With unemployment at 10.2% and several states, including California, on the cusp of bankruptcy, swift action is urgently needed. Today’s White House jobs summit is a clear indication that the administration does not want to sit idly by as the economy deteriorates.
A second stimulus, though politically unpopular, would fill some of the holes not filled by the initial round of spending. Earlier in the week, Sen. Kent Conrad (D-ND) told The Free Republic’s Noam Scheiber that additional funding to states was on the table.
The Bureau of Labor Statistics will be releasing November unemployment numbers on Friday.
Filed under: Economics | Tags: Augusto Pinochet, Franco Modigliani, Inflation, Irving Fisher, John Kenneth Galbraith, Milton Friedman, NAIRU, Paul Krugman, Robert Solow
Generally speaking, inflation is the process of increasing prices and a decline in the value of money resulting in an ‘increase in the flow of money relative to the flow of commodities’ (Waage, 1949: 14). The only consensus within economics is that inflation has winners and losers. Winners are debtors and the losers are people on fixed incomes, savers and creditors who lose from the debtor’s fortune. When I write of inflation here, I am by no means describing the calamitous situation in places like Zimbabwe and around the third world where, because of poor government mismanagement, peoples lives have been destroyed. Rather, I am focused on the type of inflation that impacts developed economies, where undue panic is created over a problem that is not embedded in the economy. As Paul Krugman puts it, “inflation becomes a big problem if it becomes “embedded” in the economy, which makes it hard to restore more or less stable prices.”
In regards to the causes, most people lament greedy people, or what Robert Shiller calls the ‘bad-actor-sticky-price model’ (1997:57). Fundamentally, inflation is about economic stability and while macroeconomics is put in charge of creating stability, there is a lively debate surrounding the issue. Keynesians stress the role of fiscal policy while monetarists put the onus on monetary policy, for as Milton Friedman argued, ‘inflation is always and everywhere a phenomenon’ (1963: 17). Yet, what is missing in the debate is whether inflation should be the economic priority that it is. Increasingly, economies have adopted to make inflation public enemy #1, but is the focus warranted?
Keynesians believed that economic growth would come about by increasing government purchases, thereby rising the economy’s planned expenditure, or by cutting taxes, which would promote greater consumption. Freidman and his disciples saw things differently. What was essential was to expand the money supply at a steady rate of growth. Simply put, Friedman believed heavenly in Irving Fisher’s Quantity Theory of Money MV= PY, or that the amount of money * the velocity of money equaled the general price level times the output. The difference between monetarists and Keynesians has never been about whether the money supply matters but rather about the extent to which it matters. Even Keynes was a monetarist in that he believed the supply of money to be important.1 As put it:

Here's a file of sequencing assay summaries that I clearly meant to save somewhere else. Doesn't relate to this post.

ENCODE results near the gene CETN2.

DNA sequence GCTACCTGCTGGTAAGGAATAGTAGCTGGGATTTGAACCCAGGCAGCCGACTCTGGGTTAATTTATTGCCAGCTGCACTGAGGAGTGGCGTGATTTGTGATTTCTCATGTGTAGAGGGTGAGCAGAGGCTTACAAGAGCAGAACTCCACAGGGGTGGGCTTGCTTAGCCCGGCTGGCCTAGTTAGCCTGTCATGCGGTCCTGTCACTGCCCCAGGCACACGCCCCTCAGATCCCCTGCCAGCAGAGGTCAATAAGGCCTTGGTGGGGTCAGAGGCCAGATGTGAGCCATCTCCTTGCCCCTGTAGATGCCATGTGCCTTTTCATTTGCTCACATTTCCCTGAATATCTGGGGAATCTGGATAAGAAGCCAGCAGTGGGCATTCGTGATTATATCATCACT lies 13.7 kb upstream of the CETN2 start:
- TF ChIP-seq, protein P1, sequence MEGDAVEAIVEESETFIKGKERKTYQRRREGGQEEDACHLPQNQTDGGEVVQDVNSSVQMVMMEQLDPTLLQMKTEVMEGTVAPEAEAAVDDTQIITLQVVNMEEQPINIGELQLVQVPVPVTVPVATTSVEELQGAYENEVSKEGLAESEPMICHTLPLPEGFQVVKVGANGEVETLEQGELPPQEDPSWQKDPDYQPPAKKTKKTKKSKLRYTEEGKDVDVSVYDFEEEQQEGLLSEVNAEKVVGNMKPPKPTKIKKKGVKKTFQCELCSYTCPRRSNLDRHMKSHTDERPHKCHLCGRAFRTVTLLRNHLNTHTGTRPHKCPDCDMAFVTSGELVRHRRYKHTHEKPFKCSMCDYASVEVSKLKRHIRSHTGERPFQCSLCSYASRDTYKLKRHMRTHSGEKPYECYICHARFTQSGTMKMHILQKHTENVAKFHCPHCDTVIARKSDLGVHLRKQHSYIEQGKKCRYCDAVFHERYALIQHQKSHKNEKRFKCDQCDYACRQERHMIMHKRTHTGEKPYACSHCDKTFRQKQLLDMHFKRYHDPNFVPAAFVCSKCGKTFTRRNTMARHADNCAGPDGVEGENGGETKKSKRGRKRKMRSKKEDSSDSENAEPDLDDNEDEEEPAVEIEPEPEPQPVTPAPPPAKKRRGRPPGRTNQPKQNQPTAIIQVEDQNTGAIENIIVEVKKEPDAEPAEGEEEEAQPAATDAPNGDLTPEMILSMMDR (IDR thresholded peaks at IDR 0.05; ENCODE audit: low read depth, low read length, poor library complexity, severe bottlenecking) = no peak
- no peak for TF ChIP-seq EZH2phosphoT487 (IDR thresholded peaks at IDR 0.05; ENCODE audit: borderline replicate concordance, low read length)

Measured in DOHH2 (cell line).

Non-monetarists accept what I regard to be the fundamentally practical message of the General Theory: that a private enterprise economy using an intangible money needs to be stabilized, can be stabilized, and therefore should be stabilized by appropriate monetary policies. Monetarists by contrast take the view that there is no serious need to stabilize the economy; that even if there were a need, it could not be done, for stabilization polices would be more likely to increase than to decrease instability. (1977:1)
To counter Friedman’s observation that inflation was a monetary phenomenon, R.C. Leffingwell reminded us that ‘cheap money does not operate in a vacuum’ (Waage, 1949:3). There are a myriad of factors at play, including unions, wages, the profits of firms, government policy (monetary and fiscal), the handing the public debt. For example, the crop failure in the United States immediately after the Second World War created a shortage of animal feed. The shortage put upward pressure on the prices of grains, meat and poultry.
Supply shocks such as these, that create inflation, highlight the oversimplification inherent in monetarism, an oversimplification to a complex problem. How much of the rise in prices, in say pharmaceuticals, is caused by the desire of corporations to increase profits, specifically when demand is high (perhaps because of an epidemic) and supply is limited. Although inflation is an increase in the general price level, the actions of key sectors of the economy are likely to put considerable pressure on the inflationary process.
Political developments in the 60s and 70 allowed monetarists the chance to put their theories to the test. If economies suffered from high inflation, Freidmanites posited that it was because of misguided government policy that allowed too much money into the system. Since the market was self-regulating, what was needed was to allow the market to operate free of outside interference. The problem of course was that there was little in history to prove Freidman’s utopian economy would operate as he predicted. Since all economies are mixed (with a few command economies) and have always been so, there weren’t any examples to prove Friedman’s laissez-faire assertions.
Friedman employed econometrics to prove quantitatively what could not be proven qualitatively. One of Freidman’s Chicago Boy’s, known as the economic advisors to Chile’s Augusto Pinochet, put it adeptly, ‘to act against nature is counter-productive’ (Klein, 2007: 79) If economies that had adopted free market reform suffered inflation or a myriad of other possible economic ills, the reason was not liberalization but rather that the economy was not free enough and the government could not escape the urge to turn on the presses. Since the prospects of complete free-markets are socially and politically unpalatable, the monetarist, in theory, could never be proven wrong.